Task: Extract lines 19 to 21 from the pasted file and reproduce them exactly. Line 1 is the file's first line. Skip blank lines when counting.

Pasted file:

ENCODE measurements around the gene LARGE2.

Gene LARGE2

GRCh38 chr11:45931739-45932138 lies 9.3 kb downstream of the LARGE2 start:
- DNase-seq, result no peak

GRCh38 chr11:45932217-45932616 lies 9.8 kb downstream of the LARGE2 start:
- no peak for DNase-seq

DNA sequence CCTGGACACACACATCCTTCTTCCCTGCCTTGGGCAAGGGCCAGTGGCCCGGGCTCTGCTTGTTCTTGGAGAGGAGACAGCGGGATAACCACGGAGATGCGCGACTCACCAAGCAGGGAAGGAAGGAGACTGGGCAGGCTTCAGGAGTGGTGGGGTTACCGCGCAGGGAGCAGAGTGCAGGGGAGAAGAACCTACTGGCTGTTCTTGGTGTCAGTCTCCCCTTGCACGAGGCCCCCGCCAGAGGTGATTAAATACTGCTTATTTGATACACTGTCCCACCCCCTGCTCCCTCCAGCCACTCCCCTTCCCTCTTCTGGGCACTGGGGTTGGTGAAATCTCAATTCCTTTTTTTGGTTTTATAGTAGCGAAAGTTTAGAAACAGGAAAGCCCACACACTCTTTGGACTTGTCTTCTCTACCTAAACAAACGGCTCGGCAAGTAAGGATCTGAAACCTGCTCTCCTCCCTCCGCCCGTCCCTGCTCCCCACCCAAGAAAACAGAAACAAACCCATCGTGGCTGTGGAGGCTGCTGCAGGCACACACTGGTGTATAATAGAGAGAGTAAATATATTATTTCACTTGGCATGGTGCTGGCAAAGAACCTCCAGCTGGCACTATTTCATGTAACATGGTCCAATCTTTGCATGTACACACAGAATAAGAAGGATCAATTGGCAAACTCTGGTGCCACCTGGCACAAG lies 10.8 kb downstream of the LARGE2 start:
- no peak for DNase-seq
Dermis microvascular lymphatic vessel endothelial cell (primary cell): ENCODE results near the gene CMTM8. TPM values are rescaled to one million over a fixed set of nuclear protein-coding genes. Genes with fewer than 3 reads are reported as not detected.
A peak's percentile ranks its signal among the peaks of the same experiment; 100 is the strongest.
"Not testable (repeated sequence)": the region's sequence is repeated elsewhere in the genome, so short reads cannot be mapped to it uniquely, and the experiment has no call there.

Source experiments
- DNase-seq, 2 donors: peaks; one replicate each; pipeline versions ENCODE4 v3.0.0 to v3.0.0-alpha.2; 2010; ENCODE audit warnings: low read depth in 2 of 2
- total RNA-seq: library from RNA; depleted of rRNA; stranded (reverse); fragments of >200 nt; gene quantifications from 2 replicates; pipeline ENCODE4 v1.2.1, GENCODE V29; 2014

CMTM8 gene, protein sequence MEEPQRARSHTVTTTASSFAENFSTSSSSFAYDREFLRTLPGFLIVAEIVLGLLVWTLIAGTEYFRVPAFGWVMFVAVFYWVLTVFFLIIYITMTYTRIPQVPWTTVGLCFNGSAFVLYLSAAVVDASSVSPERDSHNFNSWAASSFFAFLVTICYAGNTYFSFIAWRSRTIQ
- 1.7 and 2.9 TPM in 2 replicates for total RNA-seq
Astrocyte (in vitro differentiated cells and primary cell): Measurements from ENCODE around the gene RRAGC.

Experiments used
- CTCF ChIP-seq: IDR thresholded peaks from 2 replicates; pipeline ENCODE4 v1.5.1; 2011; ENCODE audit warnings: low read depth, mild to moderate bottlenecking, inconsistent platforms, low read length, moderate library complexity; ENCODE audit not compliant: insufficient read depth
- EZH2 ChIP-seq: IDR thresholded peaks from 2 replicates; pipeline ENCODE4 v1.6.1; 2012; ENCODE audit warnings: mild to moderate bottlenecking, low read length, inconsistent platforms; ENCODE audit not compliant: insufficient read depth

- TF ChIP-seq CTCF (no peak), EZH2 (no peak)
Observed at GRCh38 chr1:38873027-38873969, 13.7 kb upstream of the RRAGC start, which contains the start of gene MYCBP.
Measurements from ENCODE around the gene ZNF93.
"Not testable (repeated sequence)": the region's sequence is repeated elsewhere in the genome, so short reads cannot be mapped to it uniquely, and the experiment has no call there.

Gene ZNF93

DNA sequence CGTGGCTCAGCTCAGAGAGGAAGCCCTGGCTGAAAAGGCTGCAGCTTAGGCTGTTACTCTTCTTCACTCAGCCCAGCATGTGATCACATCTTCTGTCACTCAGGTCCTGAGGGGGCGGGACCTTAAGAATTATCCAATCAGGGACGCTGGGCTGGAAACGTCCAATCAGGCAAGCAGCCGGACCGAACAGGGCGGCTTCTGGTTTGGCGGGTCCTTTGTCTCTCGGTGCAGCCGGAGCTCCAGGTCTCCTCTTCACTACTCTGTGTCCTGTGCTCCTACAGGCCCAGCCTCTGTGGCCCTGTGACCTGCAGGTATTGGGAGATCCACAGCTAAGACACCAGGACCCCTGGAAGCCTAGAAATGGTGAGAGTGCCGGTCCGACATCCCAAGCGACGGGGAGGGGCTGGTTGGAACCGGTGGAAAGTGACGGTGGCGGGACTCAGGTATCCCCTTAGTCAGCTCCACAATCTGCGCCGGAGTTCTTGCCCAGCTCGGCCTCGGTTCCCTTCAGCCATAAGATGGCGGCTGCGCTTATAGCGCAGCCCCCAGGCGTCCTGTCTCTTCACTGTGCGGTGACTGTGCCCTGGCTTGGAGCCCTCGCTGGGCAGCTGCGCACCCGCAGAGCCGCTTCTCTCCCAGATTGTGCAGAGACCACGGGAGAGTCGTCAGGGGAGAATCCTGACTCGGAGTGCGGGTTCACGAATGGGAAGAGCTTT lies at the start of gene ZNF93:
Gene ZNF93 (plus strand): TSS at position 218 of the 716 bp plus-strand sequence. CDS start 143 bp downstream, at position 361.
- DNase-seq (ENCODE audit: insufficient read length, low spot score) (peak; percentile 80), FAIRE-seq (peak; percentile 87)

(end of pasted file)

- CTCF ChIP-seq: IDR thresholded peaks from 2 replicates; pipeline ENCODE4 v1.5.1; 2011; ENCODE audit warnings: low read depth, mild to moderate bottlenecking, inconsistent platforms, low read length, moderate library complexity; ENCODE audit not compliant: insufficient read depth
- EZH2 ChIP-seq: IDR thresholded peaks from 2 replicates; pipeline ENCODE4 v1.6.1; 2012; ENCODE audit warnings: mild to moderate bottlenecking, low read length, inconsistent platforms; ENCODE audit not compliant: insufficient read depth

- TF ChIP-seq CTCF (no peak), EZH2 (no peak)